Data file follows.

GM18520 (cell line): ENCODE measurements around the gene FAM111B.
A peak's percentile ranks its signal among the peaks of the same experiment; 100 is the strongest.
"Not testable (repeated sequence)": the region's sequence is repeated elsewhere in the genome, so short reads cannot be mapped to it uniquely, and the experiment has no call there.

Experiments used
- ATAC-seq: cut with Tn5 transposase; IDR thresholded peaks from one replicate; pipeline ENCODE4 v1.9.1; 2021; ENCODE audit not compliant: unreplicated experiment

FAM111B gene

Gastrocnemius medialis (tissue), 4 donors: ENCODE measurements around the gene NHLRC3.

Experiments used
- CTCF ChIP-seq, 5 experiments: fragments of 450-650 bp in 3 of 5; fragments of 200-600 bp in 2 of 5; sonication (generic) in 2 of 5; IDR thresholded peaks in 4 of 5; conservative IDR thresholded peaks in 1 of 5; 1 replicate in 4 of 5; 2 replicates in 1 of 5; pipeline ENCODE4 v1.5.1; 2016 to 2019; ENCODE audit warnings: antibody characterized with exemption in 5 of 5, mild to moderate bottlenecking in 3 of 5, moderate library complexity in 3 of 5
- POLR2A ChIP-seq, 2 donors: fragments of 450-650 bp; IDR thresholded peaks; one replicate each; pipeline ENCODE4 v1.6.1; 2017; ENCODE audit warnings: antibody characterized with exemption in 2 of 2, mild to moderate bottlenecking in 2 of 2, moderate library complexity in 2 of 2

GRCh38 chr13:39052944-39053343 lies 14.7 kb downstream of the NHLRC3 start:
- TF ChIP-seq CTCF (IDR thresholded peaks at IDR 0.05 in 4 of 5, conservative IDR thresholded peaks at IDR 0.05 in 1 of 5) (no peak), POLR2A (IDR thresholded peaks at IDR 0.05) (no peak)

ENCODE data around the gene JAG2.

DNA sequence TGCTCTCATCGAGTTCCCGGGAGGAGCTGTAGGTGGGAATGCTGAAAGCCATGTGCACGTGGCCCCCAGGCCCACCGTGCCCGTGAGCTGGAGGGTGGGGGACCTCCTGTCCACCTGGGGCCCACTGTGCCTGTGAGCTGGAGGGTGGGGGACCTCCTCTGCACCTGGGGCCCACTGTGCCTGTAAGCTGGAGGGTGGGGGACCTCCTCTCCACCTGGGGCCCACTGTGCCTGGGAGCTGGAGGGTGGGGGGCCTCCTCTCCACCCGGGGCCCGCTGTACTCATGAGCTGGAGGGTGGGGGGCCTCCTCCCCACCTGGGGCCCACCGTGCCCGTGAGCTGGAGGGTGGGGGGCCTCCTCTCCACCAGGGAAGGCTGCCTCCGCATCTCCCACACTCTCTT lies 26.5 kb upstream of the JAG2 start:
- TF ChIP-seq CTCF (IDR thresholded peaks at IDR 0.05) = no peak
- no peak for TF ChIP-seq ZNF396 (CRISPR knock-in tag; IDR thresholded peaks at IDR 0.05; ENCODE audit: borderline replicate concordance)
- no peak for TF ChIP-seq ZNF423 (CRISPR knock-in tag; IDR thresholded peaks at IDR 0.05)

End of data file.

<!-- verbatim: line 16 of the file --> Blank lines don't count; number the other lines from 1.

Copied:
- no peak for TF ChIP-seq ZNF396 (CRISPR knock-in tag; IDR thresholded peaks at IDR 0.05; ENCODE audit: borderline replicate concordance)